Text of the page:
3.7. Glucose Metabolism

As shown in Figure 4(a), serum glucose levels were consistently higher in the disease-control group than the normal-control group during OGTT, indicating that the rats fed a high fat had glucose intolerance. MS1:3-L and MS1:3-H dose-dependently decreased serum glucose levels during the first part of OGTT but the decrease of MS1:3-L was less than MS1:5-L. MS1:5-L and MS1:5-H had a similar decrease of serum glucose levels during the phase of OGTT and the decrease was similar to the normal-control (Figure 4(a)). Serum glucose levels were much higher in the disease-control group than normal-control group during the 2nd phase of OGTT and MS1:3 and MS1:5 inhibited the increase in rats fed a high fat diet to maintain serum glucose levels to as much as the normal-control group (Figure 4(a)). Area under the curve (AUC) of and phase during OGTT reflected serum glucose levels (Figure 4(b)). MS1:5 exhibited similar ACU of and phases as the normal-control group (Figure 4(b)).

After 6 h of food deprivation, the changes in serum glucose levels after intraperitoneal insulin tolerance test (IPITT) are shown in Figure 5(a). Serum glucose levels were higher in the disease-control group than the normal-control group. All rats markedly decreased serum glucose levels until 30-45 min after insulin injection and after 30-45 min serum glucose levels gradually decreased or were maintained in most groups except the disease-control group (Figure 5(a)). However, rats in the disease-control group had a rebounce of serum glucose levels after 45 min (Figure 5(a)). AUC of the first part (0-30 min) was higher in the disease-control group than the normal-control group during IPITT but it was not significantly different among the treatments (Figure 5(b)). AUC of the part was much higher in the disease-control than the normal-control and MS1:3 and MS1:5 reduced the AUC but it was higher than the normal-control (Figure 5(b)).

3.8. Insulin Signaling in the Liver

Akt was less phosphorylated in the disease-control than the normal-control, indicating that insulin signaling was attenuated in the rats fed a high fat diet. MS1:3-H and MS1:5-H suppressed the decrease of its phosphorylation (Figure 5(c)). ACC protein levels were lower in the disease-control group than the normal-control group whereas MS1:3-H and MS-1:5-H increased ACC protein (Figure 5(c)). The phosphorylation of ACC was lower in the normal-control than the disease-control and MS1:3 and MS1:5 elevated the phosphorylation of ACC. This indicated that increased phosphorylation of ACC decreased ACC activity to make malonyl CoA from acetyl CoA and reduced the substrates for fatty acid synthesis. MS1:3-H potentiated its phosphorylation the most among the treatments (Figure 5(c)). Thus, MS1:3-H and MA1:5-H potentiated insulin signaling in the liver.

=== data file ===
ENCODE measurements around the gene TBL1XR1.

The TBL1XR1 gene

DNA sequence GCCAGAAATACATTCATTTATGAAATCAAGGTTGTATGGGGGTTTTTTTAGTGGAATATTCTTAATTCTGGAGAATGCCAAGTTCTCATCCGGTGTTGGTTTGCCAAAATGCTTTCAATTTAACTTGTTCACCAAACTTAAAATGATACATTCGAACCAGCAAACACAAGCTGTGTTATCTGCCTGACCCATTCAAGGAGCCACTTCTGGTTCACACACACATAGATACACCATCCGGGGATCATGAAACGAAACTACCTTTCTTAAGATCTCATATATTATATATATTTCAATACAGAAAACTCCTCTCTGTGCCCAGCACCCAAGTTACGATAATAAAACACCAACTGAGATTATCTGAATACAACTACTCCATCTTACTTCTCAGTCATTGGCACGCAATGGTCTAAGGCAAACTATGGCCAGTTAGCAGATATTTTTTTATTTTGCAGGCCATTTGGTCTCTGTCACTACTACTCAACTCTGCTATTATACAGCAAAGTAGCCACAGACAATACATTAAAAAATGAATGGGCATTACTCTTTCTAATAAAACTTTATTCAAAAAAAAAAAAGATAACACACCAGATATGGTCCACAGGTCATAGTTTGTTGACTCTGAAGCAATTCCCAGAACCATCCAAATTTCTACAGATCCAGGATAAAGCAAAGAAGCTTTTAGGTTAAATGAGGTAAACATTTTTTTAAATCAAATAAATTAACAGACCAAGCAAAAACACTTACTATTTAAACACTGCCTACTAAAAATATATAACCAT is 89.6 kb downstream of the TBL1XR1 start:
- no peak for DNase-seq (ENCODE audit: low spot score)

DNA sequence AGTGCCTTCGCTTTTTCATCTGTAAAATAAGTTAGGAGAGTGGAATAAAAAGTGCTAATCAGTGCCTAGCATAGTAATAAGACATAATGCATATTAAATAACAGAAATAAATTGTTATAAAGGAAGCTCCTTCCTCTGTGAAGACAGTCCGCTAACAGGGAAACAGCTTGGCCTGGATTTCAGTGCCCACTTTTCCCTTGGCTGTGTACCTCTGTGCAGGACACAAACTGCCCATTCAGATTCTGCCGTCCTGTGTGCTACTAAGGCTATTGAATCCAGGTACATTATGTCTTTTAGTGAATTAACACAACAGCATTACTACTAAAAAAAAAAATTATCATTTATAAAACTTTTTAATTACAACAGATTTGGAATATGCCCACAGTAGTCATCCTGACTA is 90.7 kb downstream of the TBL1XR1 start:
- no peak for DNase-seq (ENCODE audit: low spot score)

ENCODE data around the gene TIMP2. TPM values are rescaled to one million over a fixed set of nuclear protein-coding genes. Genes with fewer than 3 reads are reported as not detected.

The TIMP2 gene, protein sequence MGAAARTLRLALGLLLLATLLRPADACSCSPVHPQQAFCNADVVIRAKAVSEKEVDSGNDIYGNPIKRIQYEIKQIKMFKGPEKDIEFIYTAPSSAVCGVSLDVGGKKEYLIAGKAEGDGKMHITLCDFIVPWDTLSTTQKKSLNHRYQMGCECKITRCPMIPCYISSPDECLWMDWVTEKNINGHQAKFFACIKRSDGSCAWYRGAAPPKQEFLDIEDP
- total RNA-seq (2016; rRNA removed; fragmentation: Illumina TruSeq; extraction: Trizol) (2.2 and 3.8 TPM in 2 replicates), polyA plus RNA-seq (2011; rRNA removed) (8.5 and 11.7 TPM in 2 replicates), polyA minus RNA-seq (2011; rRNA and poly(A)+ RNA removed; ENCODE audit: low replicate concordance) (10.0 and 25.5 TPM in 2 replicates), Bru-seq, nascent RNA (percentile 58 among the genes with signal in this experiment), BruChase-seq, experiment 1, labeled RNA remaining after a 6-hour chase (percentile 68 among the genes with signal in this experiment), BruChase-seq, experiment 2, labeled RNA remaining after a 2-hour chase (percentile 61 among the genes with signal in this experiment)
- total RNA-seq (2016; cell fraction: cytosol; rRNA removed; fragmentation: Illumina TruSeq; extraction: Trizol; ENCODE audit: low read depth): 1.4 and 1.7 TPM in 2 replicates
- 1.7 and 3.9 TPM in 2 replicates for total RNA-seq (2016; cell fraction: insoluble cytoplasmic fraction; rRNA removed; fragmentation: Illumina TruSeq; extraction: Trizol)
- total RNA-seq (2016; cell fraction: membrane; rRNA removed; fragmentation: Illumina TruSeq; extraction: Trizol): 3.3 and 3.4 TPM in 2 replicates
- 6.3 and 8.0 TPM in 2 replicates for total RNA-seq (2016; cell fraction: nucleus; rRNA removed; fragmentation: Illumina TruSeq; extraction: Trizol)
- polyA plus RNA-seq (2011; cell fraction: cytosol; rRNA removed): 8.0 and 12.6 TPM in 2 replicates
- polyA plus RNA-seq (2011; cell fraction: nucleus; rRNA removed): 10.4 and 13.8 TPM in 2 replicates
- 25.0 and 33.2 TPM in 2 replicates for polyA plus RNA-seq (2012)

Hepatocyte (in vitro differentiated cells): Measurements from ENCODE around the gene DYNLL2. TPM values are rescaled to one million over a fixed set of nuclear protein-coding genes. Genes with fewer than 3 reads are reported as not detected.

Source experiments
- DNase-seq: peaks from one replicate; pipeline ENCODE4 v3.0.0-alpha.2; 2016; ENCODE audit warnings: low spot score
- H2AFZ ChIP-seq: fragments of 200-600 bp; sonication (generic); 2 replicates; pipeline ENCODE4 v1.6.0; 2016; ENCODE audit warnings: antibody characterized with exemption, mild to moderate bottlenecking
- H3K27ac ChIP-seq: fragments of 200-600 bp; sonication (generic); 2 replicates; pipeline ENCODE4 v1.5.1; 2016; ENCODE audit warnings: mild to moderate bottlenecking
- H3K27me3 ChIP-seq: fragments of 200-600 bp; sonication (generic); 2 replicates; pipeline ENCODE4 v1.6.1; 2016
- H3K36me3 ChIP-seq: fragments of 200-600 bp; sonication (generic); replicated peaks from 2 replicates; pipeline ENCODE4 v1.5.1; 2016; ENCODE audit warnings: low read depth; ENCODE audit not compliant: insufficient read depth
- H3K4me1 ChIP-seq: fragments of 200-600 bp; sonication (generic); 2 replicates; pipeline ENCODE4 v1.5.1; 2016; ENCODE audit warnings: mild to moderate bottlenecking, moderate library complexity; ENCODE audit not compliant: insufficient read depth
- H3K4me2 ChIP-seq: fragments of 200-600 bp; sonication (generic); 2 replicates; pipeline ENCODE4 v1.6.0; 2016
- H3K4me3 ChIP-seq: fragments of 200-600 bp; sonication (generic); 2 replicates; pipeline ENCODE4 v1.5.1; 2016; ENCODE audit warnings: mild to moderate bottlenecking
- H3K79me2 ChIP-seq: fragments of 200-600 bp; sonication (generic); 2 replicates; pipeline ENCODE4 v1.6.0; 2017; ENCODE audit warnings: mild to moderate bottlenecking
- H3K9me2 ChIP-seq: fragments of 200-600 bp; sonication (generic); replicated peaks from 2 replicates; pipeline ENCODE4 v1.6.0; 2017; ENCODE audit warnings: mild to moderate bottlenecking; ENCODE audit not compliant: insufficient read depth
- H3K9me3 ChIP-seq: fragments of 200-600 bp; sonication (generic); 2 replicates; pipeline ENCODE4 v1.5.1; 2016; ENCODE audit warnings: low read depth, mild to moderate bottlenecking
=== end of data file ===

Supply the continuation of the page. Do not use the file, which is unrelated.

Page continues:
3.9. Gut Microbiome

Fatty liver is associated with changes in the gut microbiome. Bacterial richness, determined by the total number of operational taxonomic units (OUTs), was lower in the disease-control group than the normal-control group (Figure 6(a)). The decrease in bacterial richness was prevented by MS1:3-H similar to the normal-control (Figure 6(a)).

Differences in the microbiota community were analyzed by the principal coordinate analysis (PCoA) plots to show the clustering of gut bacterial communities among the groups (Figure 6(b)). An unweighted distance-based analysis of molecular variance (AMOVA) was used to assess the statistical significance of the spatial separation among the groups in the PCoA plots (Figure 6(b)). The AMOVA test exhibited significant differences in the fecal bacterial communities among the groups (P=0.01). Fecal bacterial communities of the disease-control and normal-control groups were significantly separated by the disease-control and normal-control groups but only MA1:3-H showed a significant separation from not only the disease-control group (P=0.02; Figure 6(b)) but also the normal-control group (P=0.04). Other treatments were not separated from the disease-control and normal-control group (Figure 6(b)). This indicated that the gut microbiome might be altered by the nonalcoholic hepatic steatosis and treatments. Among the components of MS, silk amino acid effects might be minimal.